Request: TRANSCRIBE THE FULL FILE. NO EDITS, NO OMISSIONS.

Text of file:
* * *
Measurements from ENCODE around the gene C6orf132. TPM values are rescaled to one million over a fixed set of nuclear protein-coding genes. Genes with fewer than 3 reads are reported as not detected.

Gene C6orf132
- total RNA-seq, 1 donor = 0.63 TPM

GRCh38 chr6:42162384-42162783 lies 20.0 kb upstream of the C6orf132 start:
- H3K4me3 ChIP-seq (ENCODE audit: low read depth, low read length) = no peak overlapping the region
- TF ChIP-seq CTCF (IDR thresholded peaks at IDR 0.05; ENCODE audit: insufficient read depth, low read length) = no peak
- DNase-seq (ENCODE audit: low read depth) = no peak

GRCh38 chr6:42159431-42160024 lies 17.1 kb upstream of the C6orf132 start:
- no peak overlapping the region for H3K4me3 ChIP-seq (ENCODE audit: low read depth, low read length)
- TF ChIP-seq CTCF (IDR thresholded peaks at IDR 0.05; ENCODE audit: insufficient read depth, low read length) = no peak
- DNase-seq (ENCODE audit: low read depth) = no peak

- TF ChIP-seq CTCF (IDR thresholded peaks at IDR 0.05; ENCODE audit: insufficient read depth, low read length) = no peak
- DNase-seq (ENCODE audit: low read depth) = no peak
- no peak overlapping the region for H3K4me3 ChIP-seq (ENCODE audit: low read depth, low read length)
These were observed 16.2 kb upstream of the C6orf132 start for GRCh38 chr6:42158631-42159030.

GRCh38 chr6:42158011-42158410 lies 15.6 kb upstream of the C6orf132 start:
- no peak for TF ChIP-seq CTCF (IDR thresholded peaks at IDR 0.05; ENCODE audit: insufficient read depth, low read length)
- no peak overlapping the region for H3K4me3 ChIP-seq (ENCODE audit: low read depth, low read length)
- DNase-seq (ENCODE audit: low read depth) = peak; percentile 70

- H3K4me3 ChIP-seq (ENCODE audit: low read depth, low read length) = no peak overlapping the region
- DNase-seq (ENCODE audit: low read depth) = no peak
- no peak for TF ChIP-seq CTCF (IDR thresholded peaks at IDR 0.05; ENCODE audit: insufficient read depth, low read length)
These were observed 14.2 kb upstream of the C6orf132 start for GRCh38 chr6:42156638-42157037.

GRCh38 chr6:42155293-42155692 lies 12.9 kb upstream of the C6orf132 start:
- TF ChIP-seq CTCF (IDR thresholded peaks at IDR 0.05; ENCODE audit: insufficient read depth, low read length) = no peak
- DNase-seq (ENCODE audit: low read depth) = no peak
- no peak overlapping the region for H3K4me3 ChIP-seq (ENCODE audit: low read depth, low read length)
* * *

Measurements from ENCODE around the gene C6orf132. TPM values are rescaled to one million over a fixed set of nuclear protein-coding genes. Genes with fewer than 3 reads are reported as not detected.

Gene C6orf132
- total RNA-seq, 1 donor = 0.63 TPM

GRCh38 chr6:42162384-42162783 lies 20.0 kb upstream of the C6orf132 start:
- H3K4me3 ChIP-seq (ENCODE audit: low read depth, low read length) = no peak overlapping the region
- TF ChIP-seq CTCF (IDR thresholded peaks at IDR 0.05; ENCODE audit: insufficient read depth, low read length) = no peak
- DNase-seq (ENCODE audit: low read depth) = no peak

GRCh38 chr6:42159431-42160024 lies 17.1 kb upstream of the C6orf132 start:
- no peak overlapping the region for H3K4me3 ChIP-seq (ENCODE audit: low read depth, low read length)
- TF ChIP-seq CTCF (IDR thresholded peaks at IDR 0.05; ENCODE audit: insufficient read depth, low read length) = no peak
- DNase-seq (ENCODE audit: low read depth) = no peak

- TF ChIP-seq CTCF (IDR thresholded peaks at IDR 0.05; ENCODE audit: insufficient read depth, low read length) = no peak
- DNase-seq (ENCODE audit: low read depth) = no peak
- no peak overlapping the region for H3K4me3 ChIP-seq (ENCODE audit: low read depth, low read length)
These were observed 16.2 kb upstream of the C6orf132 start for GRCh38 chr6:42158631-42159030.

GRCh38 chr6:42158011-42158410 lies 15.6 kb upstream of the C6orf132 start:
- no peak for TF ChIP-seq CTCF (IDR thresholded peaks at IDR 0.05; ENCODE audit: insufficient read depth, low read length)
- no peak overlapping the region for H3K4me3 ChIP-seq (ENCODE audit: low read depth, low read length)
- DNase-seq (ENCODE audit: low read depth) = peak; percentile 70

- H3K4me3 ChIP-seq (ENCODE audit: low read depth, low read length) = no peak overlapping the region
- DNase-seq (ENCODE audit: low read depth) = no peak
- no peak for TF ChIP-seq CTCF (IDR thresholded peaks at IDR 0.05; ENCODE audit: insufficient read depth, low read length)
These were observed 14.2 kb upstream of the C6orf132 start for GRCh38 chr6:42156638-42157037.

GRCh38 chr6:42155293-42155692 lies 12.9 kb upstream of the C6orf132 start:
- TF ChIP-seq CTCF (IDR thresholded peaks at IDR 0.05; ENCODE audit: insufficient read depth, low read length) = no peak
- DNase-seq (ENCODE audit: low read depth) = no peak
- no peak overlapping the region for H3K4me3 ChIP-seq (ENCODE audit: low read depth, low read length)